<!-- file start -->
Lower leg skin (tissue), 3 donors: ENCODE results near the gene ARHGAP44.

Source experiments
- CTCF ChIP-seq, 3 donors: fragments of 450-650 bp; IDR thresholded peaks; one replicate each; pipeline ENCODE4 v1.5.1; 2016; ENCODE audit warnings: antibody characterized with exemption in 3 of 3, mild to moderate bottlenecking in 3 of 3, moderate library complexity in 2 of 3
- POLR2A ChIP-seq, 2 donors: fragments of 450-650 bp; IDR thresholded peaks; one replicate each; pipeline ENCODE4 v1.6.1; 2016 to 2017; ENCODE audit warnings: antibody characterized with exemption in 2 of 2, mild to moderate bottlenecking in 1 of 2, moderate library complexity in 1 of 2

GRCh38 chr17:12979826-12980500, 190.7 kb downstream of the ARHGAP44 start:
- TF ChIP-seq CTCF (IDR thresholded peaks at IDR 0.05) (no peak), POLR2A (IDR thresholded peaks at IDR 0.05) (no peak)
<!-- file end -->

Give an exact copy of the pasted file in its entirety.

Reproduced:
Lower leg skin (tissue), 3 donors: ENCODE results near the gene ARHGAP44.

Source experiments
- CTCF ChIP-seq, 3 donors: fragments of 450-650 bp; IDR thresholded peaks; one replicate each; pipeline ENCODE4 v1.5.1; 2016; ENCODE audit warnings: antibody characterized with exemption in 3 of 3, mild to moderate bottlenecking in 3 of 3, moderate library complexity in 2 of 3
- POLR2A ChIP-seq, 2 donors: fragments of 450-650 bp; IDR thresholded peaks; one replicate each; pipeline ENCODE4 v1.6.1; 2016 to 2017; ENCODE audit warnings: antibody characterized with exemption in 2 of 2, mild to moderate bottlenecking in 1 of 2, moderate library complexity in 1 of 2

GRCh38 chr17:12979826-12980500, 190.7 kb downstream of the ARHGAP44 start:
- TF ChIP-seq CTCF (IDR thresholded peaks at IDR 0.05) (no peak), POLR2A (IDR thresholded peaks at IDR 0.05) (no peak)